The sub-group I worked with dealt with the issue of how to form the network of information between struggles. The call for this network had emerged from the previous encounter in Chiapas and was contained in the closing statement.

“That we will make a network of communication among all our struggles and resistance’s... this intercontinental network of alternative communication will search to weave the channels so that words may travel all the roads that resist.”

Most of us had experience in communication, from pirate radio and small circulation magazines to regional TV stations. We decided to work in English and Spanish as everyone there had a working knowledge of one of these languages.

We began by rejecting the traditional pyramid structure of news media where local sources feed up to region level, which feed to national and perhaps the global level be fore news trickled down again to other regions. In discussing what a network without a centre could look like (but recognising that some people have more time and resources to dedicate to the flow of information then others), we came to use the human brain as an analogy. Here the many nodes have major paths that carry information between them but it is possible for any two nodes to form a connection and for any connection to improve in speed and the amount of i n formation it can carry if this is needed. Therefore many minor paths also exist. There is also a two way flow of information and feedback on the information that is sent.

This image flowed out of what the network already is, in practice. The network we described is an organic one already in existence and already growing. Our role was more to begin a description of it and come up with ways to develop this existence and improve the flow of information .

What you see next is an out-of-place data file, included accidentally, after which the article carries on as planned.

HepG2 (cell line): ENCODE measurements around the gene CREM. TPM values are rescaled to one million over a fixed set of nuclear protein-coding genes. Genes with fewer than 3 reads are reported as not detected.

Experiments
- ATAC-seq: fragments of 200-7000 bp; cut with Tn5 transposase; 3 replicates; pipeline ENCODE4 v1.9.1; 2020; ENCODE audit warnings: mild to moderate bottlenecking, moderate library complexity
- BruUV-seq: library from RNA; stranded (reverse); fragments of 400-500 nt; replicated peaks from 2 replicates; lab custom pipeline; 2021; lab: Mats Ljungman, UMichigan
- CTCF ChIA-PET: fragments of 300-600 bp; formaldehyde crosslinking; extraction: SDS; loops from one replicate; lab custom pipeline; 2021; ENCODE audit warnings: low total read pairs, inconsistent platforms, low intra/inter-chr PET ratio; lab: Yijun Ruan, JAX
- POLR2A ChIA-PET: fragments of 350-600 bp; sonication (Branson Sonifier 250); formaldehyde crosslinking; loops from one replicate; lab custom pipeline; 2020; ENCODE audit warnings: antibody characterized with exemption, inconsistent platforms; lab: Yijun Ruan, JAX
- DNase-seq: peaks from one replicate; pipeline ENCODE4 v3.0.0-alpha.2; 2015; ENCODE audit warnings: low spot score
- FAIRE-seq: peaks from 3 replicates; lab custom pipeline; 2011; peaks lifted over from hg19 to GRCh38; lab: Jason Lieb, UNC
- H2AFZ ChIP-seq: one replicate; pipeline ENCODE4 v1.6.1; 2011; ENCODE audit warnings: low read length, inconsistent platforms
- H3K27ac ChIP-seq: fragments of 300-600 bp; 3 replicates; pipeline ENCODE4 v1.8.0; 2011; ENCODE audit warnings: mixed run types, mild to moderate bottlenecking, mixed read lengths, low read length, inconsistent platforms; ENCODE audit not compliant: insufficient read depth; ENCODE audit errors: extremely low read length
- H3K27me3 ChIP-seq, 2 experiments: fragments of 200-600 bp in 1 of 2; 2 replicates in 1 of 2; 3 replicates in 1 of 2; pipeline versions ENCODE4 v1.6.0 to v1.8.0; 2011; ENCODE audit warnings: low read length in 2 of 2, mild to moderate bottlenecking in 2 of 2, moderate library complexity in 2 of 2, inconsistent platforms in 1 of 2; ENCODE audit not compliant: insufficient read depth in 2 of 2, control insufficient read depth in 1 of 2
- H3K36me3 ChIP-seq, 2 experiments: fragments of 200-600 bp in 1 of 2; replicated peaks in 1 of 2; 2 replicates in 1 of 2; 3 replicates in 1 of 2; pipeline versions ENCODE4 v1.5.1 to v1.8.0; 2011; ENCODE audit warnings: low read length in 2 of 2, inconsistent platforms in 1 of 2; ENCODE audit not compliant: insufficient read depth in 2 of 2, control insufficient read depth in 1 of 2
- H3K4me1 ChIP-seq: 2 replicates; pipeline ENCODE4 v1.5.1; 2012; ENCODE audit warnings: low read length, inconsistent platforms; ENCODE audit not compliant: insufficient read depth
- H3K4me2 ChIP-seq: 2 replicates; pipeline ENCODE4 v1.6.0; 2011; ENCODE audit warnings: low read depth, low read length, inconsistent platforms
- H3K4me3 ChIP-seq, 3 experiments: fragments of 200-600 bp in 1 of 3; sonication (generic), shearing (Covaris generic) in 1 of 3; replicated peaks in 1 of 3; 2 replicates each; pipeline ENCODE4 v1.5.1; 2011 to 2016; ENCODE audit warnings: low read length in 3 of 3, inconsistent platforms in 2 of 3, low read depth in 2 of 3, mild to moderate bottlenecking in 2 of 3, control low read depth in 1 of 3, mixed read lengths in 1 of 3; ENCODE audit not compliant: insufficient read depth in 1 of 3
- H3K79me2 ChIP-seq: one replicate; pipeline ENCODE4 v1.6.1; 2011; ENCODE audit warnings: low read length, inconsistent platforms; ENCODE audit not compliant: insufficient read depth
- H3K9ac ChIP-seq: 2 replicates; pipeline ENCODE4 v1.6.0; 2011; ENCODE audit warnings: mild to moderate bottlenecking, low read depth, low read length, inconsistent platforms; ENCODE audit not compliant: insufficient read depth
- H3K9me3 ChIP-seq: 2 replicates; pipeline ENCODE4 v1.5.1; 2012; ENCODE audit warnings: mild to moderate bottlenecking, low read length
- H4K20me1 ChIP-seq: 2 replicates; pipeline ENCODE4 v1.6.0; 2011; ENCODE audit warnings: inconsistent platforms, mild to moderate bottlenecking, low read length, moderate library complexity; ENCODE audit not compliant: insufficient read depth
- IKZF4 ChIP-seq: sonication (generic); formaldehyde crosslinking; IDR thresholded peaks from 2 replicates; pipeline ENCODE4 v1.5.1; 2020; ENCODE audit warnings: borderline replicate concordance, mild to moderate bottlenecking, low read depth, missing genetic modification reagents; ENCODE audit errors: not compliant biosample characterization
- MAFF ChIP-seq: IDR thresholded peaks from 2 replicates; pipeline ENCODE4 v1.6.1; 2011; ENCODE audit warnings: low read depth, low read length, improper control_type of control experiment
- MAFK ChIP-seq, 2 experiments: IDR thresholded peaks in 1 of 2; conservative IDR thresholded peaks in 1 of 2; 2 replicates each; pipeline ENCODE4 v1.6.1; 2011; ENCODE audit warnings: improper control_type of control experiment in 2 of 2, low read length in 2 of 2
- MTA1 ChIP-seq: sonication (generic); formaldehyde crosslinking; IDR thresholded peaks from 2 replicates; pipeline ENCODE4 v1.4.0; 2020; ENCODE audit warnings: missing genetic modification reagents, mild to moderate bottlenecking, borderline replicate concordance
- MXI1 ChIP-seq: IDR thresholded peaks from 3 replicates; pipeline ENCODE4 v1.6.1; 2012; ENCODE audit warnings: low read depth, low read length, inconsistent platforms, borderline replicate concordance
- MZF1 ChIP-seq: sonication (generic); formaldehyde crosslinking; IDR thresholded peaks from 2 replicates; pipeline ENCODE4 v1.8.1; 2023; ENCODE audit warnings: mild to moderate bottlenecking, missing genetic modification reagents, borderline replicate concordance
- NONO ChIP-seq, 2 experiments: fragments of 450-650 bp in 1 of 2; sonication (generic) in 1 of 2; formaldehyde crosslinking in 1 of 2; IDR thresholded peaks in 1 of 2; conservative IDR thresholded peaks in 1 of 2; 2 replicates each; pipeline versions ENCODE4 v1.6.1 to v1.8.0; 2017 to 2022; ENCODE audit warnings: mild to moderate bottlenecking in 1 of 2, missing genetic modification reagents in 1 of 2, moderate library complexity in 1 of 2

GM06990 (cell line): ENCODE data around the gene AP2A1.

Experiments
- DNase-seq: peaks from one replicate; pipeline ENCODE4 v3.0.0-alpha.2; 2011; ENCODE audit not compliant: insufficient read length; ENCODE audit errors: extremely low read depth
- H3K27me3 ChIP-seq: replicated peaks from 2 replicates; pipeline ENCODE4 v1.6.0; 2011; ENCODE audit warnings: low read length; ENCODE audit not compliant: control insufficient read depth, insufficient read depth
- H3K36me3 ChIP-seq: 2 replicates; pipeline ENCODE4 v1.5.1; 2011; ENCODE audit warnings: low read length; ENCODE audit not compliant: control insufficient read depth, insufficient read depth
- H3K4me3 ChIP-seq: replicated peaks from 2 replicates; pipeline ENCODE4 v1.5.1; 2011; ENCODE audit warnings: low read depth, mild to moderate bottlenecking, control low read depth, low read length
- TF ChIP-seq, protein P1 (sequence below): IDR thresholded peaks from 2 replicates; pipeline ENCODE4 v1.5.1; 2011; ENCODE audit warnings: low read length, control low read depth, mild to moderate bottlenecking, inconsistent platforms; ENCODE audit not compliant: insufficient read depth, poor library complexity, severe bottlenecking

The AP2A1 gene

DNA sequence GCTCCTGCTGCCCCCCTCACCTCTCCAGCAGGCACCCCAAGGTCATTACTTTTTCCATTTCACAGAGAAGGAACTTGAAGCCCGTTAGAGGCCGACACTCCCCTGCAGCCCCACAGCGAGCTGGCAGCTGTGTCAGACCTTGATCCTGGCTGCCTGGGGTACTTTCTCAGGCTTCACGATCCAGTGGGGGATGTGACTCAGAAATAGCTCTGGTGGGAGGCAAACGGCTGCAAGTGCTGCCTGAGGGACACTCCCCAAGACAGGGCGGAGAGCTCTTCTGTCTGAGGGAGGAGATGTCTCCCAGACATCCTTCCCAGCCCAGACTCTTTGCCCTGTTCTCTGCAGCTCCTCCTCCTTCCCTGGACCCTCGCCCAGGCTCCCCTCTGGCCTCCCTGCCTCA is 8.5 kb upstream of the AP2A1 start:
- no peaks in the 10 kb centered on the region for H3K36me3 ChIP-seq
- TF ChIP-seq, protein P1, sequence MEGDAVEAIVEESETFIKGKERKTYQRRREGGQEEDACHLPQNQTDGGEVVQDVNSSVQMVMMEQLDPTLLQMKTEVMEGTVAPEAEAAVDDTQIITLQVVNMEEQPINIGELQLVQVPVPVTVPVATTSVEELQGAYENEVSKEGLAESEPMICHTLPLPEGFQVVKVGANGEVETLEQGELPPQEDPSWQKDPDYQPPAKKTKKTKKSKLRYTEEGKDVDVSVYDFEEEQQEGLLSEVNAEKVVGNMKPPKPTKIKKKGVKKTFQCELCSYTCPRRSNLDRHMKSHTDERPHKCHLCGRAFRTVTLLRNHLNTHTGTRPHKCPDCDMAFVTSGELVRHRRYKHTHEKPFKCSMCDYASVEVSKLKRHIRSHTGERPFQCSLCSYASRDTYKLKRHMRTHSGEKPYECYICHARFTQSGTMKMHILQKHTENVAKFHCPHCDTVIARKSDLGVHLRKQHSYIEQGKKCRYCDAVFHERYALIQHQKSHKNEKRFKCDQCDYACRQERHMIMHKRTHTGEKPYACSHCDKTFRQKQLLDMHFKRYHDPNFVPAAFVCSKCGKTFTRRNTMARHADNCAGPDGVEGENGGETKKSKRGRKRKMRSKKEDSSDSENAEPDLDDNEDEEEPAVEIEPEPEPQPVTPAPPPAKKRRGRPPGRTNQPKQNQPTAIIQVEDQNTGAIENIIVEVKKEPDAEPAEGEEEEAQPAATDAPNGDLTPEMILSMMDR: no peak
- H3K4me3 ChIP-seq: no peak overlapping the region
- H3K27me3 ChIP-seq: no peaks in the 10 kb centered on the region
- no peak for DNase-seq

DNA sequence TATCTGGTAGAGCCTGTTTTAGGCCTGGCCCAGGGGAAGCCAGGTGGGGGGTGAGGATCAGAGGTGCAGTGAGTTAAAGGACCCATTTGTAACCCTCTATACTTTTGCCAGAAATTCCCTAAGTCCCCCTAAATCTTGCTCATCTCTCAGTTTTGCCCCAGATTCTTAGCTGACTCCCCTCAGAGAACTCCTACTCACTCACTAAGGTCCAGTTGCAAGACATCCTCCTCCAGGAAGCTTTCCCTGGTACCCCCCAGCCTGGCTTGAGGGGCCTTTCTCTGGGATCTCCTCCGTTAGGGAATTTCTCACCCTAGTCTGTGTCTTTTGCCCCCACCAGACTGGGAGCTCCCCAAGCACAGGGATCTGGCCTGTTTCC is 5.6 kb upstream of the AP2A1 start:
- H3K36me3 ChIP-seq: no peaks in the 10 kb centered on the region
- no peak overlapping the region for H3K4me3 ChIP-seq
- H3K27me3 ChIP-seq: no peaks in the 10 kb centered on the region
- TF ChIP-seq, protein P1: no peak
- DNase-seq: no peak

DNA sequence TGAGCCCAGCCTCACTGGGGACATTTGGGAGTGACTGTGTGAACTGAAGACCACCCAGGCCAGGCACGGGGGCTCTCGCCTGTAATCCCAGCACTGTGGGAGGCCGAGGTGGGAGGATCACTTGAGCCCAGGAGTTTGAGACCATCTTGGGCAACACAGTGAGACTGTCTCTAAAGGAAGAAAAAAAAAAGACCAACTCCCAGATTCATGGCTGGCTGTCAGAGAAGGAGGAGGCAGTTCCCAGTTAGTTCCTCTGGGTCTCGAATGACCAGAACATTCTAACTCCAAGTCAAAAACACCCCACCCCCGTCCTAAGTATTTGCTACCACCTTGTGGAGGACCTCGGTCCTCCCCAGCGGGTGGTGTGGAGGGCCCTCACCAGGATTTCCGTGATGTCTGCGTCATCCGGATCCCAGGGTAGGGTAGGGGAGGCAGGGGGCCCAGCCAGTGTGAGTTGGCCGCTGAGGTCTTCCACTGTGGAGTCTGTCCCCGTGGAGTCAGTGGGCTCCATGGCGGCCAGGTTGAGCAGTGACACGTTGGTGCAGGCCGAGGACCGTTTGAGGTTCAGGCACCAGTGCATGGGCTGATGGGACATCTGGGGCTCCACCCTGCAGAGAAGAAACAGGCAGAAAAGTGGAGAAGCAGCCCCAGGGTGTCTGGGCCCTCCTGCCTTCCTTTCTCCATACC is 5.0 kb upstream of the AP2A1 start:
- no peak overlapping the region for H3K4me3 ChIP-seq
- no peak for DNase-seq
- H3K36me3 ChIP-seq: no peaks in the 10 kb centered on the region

We considered, for instance, the path a communique from Subcomandante Marcos might take after he has written it in the heights of some ceiba tree in the mountains of the Mexican Southeast. Perhaps it goes on horseback to the nearest settlement, from there by car to San Cristóbal where it is typed onto a computer, translated and suddenly takes more paths, perhaps by fax to newspapers and solidarity groups on the one hand, on the other it jumps onto the internet and runs down the telephone lines to listserves like Chiapas 95. Here it replicates hundreds of times and make its way onto a desktop in Ireland where it jumps onto web pages and more lists but also gets printed out and stuck up as a poster in a bookshop or reproduced and distributed in the Mexico Bulletin. Simultaneously it has arrived in Istanbul, where it is also printed out and travels by bus to some distant town and a union meeting. Multiply this path by thousands and consider all the alternatives and we see the network already exists without a centre - indeed the different nodes have not only never met but can be unaware of each other’s existence.

In the course of the week in Barcelona we also mobilized in support of one of the squats where the encounter was being held. In a piece of blinding stupidity the council had announced its intention to evict this in the middle of the week. They backed down on the day of the demonstration, which became a victory march through the Hospitalet.19 district complete with samba bands, stilt walkers and fire jugglers. An enduring image from the demonstration is one of a Brazilian carrying the flag of the Movimento Sem Terra, the movement coordinating the occupation of farmland by landless campesino’s on this demonstration in support of the occupation of a building in one of the big industrial cities of Europe.